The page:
After the police have charged an offender, the Office of Public Prosecutions (OPP) is notified and the charges are filed in court.

The OPP will:

  1. organise a solicitor for the case
  2. give you contact details for the OPP
  3. put you in touch with their Witness Assistance Service (external link).

As the case progresses, the OPP solicitor will keep you updated.

See Going to court for more information about what to expect at court, or watch the video below to hear about the court experience from other people who have lost a loved one to crime.

Dealing with the media

The media are often interested in crime-related deaths. It’s your choice if you want to speak to the media about your loved one.

The Police will not release the name of your loved one without the consent of the next of kin, but the media may still be able to identify someone by:

  • speaking to people who may have been at the scene
  • searching on social media sites
  • finding a death notice in a newspaper.

Media attention can add to your family’s distress by reducing your privacy and making your grief public. 

You don’t have to share your grief or any information about your loved one with the media.

You can choose not to deal with the media at all, but this won’t stop the media talking to other people about your loved one. It may mean that you lose your say about what is published.

Agreeing to talk to the media can have benefits, such as:

  • ensuring what is reported about your loved one is accurate
  • helping the investigation by asking people to come forward with information
  • raising public awareness and helping other victims by sharing your thoughts and feelings about the type of crime involved.

Developing a plan and deciding early on what you are comfortable with sharing will help you avoid upsetting or intrusive media situations. Police can help you develop this plan for dealing with the media.

Living with grief

Grief is a normal, natural and inevitable response to losing someone close to you.

It can affect your:

  • thoughts and feelings
  • behaviours
  • beliefs
  • physical health
  • relationships with others.

Grief is a very personal experience. You may find that your family members or friends react to the situation differently to you. This is normal, everybody deals with grief in different ways.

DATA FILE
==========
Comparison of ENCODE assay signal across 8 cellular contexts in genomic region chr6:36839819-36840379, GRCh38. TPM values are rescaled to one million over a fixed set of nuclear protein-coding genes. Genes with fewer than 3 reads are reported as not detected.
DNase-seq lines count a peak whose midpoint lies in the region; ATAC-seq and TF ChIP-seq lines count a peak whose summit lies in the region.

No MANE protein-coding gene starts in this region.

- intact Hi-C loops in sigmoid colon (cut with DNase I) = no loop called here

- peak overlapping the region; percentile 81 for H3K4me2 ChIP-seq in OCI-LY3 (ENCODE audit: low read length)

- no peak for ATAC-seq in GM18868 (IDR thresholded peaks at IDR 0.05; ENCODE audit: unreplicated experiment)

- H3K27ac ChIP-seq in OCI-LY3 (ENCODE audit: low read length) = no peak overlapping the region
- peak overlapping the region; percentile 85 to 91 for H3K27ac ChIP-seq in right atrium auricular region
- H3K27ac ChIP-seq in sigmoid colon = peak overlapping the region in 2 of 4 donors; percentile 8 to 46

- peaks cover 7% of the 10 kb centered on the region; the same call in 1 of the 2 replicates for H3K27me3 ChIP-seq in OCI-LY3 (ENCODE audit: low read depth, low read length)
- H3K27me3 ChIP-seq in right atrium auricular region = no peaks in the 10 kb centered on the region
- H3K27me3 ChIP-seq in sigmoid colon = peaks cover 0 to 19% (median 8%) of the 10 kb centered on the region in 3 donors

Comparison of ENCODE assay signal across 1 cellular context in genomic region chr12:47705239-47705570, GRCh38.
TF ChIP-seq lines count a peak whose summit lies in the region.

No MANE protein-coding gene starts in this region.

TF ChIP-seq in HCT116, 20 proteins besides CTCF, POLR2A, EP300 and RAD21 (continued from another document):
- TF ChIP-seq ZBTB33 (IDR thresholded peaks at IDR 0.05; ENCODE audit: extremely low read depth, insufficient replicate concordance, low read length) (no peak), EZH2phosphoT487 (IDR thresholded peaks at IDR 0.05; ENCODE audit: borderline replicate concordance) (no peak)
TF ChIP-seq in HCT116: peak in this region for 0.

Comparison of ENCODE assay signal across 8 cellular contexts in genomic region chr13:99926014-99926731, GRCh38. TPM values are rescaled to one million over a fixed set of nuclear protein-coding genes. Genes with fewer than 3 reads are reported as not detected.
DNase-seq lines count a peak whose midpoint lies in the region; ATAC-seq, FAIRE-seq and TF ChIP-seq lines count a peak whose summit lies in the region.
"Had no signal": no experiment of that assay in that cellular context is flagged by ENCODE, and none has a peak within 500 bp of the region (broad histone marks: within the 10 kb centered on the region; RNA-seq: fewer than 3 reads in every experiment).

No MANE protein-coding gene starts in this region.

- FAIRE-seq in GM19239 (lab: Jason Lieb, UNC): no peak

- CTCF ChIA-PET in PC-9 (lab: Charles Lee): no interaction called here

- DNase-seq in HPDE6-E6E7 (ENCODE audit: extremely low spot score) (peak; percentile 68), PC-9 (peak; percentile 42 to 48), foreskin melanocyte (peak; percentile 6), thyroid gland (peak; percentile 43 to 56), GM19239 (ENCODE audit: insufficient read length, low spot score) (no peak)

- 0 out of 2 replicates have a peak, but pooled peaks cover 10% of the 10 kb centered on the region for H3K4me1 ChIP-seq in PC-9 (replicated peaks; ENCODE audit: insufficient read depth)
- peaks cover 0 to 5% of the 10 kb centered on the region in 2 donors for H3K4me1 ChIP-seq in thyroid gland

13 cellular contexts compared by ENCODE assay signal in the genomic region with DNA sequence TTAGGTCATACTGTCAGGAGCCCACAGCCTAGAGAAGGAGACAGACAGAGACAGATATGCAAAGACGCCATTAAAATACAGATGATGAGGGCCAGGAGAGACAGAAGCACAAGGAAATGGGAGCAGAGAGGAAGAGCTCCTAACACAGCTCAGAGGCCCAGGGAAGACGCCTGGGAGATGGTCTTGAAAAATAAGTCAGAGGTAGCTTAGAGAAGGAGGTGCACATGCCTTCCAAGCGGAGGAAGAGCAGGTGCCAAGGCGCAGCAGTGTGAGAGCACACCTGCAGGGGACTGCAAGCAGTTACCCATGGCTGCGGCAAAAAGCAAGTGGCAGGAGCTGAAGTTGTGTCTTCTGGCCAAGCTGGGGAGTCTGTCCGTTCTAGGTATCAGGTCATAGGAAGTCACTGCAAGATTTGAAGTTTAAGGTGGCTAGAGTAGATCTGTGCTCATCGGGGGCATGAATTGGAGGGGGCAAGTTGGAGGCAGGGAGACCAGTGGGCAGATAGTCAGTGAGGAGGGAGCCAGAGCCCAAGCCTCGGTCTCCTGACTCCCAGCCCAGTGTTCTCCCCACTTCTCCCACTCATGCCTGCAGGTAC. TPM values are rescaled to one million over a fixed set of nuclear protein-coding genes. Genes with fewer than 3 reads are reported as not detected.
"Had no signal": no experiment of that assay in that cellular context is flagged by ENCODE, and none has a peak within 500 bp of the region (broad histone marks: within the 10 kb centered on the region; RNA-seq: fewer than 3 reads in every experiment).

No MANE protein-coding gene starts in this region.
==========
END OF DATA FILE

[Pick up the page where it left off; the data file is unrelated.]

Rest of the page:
Grief doesn’t have a set timeline. Most people feel grief over an extended period of time.

With the support of family and friends, most people find ways to learn to live with loss. For some people, it’s helpful to seek professional support.

Bereaved family members talk about loss and grief.

Each of these people in these films have lost a loved one to crime. We hope that what they've shared about their experience can help you through this difficult time.
 

Learn more about grief

The Victorian Government’s Better Health Channel has more detailed information about grief:

Services that can help

Victims of Crime Helpline

The Victorian Government’s Victims of Crime Helpline offers information, advice and support for you and your family.
Contacting the helpline is the first step to get a range of free services to help you manage the effects of crime.

Open 8am-11pm every day

Call 1800 819 817

Text 0427 767 891

GriefLine

Anonymous telephone counselling service providing support to people who are experiencing loss and grief.

Open 12pm-3am every day

Call 1300 845 745

www.griefline.org.au (external link)

The Compassionate Friends Victoria

Supporting parents, brothers, sisters and grandparents after the death of a child at any age.

Call 1800 641 091
www.compassionatefriendsvictoria.org.au (external link)